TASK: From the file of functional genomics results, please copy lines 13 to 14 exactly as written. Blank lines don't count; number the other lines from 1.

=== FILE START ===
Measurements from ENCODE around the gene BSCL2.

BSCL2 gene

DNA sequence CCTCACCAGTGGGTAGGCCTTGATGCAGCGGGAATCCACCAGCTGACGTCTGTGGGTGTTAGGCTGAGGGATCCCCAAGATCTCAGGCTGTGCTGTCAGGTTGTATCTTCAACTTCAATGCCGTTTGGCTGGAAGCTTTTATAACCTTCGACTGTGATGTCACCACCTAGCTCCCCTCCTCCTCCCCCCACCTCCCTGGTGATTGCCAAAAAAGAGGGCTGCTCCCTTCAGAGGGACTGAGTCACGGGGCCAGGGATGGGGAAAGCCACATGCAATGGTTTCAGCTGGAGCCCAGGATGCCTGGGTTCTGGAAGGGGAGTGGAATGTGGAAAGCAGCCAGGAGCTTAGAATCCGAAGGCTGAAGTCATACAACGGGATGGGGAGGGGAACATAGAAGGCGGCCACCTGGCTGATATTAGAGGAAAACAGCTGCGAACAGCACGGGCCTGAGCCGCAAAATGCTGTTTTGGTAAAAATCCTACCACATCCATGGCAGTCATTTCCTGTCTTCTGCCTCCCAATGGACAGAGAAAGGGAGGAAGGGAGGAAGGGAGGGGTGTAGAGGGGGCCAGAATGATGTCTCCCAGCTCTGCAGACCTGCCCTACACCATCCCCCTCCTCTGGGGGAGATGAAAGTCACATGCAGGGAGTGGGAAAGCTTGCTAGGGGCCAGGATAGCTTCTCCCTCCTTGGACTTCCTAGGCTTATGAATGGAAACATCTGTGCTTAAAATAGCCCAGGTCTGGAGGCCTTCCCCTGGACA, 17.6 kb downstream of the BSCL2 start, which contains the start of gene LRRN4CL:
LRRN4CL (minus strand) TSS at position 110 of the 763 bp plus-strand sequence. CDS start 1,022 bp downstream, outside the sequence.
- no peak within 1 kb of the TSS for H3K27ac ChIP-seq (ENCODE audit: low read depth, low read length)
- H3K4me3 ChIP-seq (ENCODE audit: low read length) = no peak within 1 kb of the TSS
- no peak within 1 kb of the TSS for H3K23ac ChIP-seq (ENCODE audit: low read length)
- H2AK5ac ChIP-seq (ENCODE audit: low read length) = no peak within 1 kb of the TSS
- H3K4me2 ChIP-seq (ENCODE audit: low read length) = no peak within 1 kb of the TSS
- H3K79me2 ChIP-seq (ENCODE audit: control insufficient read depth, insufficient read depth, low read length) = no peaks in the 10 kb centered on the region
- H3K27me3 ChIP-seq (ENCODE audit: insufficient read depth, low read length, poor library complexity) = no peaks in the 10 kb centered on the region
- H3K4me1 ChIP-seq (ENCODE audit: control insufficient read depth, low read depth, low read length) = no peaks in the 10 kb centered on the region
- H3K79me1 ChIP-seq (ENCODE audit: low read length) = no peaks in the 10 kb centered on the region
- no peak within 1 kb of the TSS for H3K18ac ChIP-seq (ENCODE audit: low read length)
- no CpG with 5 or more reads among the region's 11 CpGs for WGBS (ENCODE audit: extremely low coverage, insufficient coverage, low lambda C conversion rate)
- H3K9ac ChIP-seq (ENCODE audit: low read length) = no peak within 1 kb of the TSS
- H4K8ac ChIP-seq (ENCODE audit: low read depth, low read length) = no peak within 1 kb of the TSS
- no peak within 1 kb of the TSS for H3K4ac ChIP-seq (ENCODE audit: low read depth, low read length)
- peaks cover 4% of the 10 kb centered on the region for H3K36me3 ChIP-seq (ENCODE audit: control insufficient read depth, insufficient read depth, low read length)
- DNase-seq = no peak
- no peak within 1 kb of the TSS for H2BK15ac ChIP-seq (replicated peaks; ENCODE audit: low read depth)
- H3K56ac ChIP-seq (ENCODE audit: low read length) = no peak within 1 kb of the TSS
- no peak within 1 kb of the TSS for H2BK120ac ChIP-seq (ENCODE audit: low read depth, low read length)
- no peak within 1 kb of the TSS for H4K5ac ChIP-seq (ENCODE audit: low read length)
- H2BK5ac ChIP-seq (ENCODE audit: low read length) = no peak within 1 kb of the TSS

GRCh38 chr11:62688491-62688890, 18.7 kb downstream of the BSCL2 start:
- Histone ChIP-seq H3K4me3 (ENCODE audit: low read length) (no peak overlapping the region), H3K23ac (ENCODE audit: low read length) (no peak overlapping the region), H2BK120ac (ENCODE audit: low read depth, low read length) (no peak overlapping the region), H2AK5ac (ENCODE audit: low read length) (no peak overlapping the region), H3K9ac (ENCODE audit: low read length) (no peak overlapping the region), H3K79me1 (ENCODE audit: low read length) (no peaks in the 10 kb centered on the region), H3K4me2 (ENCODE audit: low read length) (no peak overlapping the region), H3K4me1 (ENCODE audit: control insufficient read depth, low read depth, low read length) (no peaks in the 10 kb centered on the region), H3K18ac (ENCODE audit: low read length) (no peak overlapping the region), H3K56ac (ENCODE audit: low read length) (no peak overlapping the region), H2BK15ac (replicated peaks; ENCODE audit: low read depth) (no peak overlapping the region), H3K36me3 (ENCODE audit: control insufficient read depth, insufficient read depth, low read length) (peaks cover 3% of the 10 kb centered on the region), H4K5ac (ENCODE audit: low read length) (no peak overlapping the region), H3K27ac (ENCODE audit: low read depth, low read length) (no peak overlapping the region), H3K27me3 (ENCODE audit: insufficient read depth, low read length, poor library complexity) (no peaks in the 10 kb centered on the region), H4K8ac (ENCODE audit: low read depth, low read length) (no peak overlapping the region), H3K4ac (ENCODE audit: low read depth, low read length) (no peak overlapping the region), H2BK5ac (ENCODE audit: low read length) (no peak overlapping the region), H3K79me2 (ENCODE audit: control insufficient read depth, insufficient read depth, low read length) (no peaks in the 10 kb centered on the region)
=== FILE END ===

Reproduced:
- H3K79me1 ChIP-seq (ENCODE audit: low read length) = no peaks in the 10 kb centered on the region
- no peak within 1 kb of the TSS for H3K18ac ChIP-seq (ENCODE audit: low read length)